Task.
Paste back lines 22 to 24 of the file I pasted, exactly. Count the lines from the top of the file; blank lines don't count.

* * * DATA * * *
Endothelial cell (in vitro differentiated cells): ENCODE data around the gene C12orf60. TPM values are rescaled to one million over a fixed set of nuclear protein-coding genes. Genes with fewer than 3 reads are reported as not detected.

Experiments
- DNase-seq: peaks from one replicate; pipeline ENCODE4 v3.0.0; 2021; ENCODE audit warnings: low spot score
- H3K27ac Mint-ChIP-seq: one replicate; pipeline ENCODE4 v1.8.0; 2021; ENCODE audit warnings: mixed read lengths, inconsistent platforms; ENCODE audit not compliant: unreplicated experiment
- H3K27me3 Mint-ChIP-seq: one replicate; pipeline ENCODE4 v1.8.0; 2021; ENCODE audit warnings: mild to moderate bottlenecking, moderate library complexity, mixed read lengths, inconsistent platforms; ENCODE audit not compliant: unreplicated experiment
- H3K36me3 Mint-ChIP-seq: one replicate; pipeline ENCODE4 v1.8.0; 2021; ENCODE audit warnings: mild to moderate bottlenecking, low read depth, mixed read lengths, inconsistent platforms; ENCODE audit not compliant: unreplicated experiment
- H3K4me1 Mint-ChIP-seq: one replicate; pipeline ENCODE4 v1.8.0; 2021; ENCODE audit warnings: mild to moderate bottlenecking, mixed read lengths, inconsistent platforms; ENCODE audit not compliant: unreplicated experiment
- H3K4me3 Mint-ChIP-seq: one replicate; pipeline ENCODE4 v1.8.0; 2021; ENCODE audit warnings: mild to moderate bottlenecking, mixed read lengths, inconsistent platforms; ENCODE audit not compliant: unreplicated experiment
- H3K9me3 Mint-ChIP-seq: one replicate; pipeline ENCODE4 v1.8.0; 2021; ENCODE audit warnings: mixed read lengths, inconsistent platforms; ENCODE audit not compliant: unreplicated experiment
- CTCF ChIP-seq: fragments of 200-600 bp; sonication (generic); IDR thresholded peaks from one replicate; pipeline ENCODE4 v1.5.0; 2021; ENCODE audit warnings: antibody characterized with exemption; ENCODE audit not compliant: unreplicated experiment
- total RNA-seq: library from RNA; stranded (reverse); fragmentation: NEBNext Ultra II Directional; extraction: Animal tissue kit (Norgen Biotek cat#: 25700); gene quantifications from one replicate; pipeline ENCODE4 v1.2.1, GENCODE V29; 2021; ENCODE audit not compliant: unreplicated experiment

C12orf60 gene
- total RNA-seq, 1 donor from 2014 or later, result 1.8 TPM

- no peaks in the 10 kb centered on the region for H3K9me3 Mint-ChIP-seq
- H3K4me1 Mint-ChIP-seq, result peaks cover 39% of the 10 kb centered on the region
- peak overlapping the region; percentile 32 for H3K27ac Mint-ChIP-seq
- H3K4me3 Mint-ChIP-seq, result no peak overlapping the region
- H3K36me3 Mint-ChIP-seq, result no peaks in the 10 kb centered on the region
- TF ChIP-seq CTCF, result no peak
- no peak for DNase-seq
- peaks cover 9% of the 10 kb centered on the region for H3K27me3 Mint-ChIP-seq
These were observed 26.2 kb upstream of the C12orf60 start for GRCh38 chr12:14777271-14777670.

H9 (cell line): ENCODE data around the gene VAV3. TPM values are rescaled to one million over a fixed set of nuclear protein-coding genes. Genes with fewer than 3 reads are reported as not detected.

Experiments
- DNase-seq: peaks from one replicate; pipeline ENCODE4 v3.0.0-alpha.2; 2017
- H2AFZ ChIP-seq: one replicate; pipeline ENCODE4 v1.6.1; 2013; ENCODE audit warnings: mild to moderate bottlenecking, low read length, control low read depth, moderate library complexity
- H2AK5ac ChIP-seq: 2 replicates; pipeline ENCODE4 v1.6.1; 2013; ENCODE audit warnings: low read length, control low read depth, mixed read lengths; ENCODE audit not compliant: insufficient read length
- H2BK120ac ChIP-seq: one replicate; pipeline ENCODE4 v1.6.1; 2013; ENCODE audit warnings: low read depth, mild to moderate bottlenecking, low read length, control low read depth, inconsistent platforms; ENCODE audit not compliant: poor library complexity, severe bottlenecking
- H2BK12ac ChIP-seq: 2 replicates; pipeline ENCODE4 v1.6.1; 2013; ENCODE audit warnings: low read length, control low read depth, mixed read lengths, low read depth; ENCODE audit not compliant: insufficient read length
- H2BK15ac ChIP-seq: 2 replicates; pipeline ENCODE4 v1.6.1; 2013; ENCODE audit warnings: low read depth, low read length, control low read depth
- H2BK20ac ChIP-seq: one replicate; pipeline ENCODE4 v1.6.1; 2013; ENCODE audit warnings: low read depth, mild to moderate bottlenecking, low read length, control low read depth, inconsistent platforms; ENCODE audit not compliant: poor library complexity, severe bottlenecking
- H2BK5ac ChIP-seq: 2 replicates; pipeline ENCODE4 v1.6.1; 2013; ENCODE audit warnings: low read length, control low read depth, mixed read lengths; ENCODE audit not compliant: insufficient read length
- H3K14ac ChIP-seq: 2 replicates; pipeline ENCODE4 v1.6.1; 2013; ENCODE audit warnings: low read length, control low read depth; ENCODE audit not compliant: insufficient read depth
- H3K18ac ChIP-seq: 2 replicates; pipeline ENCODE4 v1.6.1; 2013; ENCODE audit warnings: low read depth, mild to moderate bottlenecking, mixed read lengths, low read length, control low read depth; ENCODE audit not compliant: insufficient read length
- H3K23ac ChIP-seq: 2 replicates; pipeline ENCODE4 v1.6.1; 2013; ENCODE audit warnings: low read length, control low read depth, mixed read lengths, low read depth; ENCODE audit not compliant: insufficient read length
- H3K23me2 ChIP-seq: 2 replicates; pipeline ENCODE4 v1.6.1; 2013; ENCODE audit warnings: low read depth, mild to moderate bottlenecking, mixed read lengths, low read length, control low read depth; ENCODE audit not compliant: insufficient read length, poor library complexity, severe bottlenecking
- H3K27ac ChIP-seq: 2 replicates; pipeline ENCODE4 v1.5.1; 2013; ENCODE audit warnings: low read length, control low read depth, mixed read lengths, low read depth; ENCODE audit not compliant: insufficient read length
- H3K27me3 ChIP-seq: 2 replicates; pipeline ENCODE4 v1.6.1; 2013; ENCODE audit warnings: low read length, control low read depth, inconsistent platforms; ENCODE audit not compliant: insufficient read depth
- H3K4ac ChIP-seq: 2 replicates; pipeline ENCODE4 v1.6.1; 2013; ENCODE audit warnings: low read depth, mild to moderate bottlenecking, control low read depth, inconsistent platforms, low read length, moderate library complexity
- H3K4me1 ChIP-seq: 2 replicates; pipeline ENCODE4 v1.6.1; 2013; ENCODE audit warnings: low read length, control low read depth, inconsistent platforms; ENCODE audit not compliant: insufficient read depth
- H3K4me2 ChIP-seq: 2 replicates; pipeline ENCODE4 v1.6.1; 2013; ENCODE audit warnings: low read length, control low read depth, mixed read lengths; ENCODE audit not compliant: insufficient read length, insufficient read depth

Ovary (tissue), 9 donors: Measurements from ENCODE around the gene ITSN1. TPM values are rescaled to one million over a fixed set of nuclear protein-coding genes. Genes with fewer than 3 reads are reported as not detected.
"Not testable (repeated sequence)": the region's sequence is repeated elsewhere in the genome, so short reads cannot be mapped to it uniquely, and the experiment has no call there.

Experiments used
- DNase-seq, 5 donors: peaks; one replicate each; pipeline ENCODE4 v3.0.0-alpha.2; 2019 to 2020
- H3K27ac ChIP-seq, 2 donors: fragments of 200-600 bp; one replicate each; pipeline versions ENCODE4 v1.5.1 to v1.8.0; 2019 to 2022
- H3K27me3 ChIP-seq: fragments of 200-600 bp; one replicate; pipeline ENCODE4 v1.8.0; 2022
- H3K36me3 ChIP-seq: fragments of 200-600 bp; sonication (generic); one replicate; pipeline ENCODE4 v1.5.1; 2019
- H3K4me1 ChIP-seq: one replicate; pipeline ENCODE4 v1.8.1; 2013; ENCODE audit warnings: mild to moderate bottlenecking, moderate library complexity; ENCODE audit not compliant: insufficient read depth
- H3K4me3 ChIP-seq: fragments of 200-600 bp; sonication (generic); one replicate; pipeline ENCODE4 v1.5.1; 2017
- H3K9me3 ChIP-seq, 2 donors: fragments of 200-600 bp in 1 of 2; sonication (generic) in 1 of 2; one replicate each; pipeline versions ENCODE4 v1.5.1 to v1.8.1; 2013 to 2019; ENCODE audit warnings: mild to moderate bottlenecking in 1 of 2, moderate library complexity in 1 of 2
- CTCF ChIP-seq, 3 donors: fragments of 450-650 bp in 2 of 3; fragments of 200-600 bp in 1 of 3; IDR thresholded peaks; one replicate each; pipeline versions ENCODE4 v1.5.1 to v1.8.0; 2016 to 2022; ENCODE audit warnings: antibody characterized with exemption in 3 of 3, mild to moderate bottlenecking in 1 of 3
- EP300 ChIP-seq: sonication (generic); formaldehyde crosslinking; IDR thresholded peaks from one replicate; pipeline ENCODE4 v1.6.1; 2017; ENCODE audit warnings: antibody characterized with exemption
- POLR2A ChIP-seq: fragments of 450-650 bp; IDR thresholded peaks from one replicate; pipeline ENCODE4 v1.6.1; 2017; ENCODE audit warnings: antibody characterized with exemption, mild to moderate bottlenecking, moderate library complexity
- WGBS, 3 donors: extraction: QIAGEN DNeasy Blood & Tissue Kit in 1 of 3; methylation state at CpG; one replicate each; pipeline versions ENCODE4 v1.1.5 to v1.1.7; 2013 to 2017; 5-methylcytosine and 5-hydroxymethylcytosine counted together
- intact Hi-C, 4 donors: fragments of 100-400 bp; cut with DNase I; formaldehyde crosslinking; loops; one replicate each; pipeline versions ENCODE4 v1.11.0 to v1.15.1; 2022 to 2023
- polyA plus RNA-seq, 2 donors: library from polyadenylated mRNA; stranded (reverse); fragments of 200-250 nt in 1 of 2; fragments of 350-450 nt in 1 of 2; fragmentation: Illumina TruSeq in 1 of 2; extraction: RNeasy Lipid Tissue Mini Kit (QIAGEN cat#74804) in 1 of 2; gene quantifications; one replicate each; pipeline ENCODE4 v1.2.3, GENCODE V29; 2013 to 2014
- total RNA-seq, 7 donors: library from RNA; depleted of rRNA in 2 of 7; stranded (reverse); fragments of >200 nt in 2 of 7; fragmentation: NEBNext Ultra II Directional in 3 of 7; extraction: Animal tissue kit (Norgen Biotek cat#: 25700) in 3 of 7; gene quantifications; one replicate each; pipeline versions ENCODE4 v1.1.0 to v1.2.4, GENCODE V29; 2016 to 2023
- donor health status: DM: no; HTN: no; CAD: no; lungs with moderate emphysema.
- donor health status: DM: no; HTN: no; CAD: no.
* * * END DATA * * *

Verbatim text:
These were observed 26.2 kb upstream of the C12orf60 start for GRCh38 chr12:14777271-14777670.

H9 (cell line): ENCODE data around the gene VAV3. TPM values are rescaled to one million over a fixed set of nuclear protein-coding genes. Genes with fewer than 3 reads are reported as not detected.

Experiments